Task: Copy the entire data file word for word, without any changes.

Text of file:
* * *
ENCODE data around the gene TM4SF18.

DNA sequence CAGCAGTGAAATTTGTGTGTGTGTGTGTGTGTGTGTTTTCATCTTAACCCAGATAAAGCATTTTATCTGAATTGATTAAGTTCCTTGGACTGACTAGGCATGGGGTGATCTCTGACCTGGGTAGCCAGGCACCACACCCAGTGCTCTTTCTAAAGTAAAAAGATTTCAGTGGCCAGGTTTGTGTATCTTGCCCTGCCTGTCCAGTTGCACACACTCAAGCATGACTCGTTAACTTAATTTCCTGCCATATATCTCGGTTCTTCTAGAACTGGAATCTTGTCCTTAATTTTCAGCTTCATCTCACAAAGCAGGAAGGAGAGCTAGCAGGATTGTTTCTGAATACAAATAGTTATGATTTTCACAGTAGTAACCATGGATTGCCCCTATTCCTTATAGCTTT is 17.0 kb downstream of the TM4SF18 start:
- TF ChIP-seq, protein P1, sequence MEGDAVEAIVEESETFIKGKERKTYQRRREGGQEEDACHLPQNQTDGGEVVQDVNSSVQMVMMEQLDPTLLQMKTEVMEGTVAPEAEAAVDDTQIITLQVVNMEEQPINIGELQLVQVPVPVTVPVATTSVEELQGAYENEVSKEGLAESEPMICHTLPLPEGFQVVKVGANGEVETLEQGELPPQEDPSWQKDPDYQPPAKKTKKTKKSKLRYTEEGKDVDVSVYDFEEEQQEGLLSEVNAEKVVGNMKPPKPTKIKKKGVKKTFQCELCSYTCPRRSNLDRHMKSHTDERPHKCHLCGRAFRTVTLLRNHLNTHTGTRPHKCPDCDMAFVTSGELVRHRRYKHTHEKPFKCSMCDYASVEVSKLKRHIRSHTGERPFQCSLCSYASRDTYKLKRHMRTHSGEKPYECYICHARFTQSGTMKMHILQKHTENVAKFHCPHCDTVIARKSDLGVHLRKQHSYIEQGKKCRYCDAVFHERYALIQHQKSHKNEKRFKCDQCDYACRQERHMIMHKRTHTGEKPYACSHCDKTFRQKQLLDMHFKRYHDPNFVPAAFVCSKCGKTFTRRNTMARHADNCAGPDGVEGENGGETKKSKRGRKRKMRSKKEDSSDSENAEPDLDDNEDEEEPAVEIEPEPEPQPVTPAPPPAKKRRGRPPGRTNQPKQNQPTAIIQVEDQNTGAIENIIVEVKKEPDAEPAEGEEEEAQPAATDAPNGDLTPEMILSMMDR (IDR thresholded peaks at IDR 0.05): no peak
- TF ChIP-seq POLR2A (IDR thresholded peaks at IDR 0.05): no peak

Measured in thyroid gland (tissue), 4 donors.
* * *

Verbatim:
ENCODE data around the gene TM4SF18.

DNA sequence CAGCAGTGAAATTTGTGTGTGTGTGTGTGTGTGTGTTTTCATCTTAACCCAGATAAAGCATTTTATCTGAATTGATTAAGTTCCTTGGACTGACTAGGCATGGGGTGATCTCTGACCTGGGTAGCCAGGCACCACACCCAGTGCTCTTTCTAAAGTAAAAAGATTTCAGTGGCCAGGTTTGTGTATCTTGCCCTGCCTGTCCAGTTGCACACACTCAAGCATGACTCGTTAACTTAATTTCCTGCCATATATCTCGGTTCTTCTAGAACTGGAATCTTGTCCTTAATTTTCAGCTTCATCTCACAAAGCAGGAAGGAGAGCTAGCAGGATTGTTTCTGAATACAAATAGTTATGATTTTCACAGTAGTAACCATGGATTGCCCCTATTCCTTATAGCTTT is 17.0 kb downstream of the TM4SF18 start:
- TF ChIP-seq, protein P1, sequence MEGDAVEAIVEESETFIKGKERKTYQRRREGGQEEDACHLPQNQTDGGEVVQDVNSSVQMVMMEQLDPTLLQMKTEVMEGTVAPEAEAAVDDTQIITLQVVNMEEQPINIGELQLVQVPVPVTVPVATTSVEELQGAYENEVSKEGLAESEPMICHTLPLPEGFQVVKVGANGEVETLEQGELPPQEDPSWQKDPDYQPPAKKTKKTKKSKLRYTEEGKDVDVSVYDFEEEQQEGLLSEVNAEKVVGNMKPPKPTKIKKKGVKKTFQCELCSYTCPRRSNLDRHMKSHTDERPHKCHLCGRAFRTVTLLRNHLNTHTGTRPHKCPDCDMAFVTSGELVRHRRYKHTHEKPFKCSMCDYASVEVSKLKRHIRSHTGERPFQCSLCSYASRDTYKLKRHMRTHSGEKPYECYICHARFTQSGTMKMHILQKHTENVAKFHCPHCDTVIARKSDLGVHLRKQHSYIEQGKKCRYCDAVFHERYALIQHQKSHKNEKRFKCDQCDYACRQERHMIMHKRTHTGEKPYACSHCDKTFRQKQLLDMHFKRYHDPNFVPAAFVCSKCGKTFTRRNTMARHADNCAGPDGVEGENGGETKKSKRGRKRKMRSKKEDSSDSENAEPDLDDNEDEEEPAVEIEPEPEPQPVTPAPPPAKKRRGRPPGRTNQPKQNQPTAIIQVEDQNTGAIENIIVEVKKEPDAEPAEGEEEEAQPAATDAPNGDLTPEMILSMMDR (IDR thresholded peaks at IDR 0.05): no peak
- TF ChIP-seq POLR2A (IDR thresholded peaks at IDR 0.05): no peak

Measured in thyroid gland (tissue), 4 donors.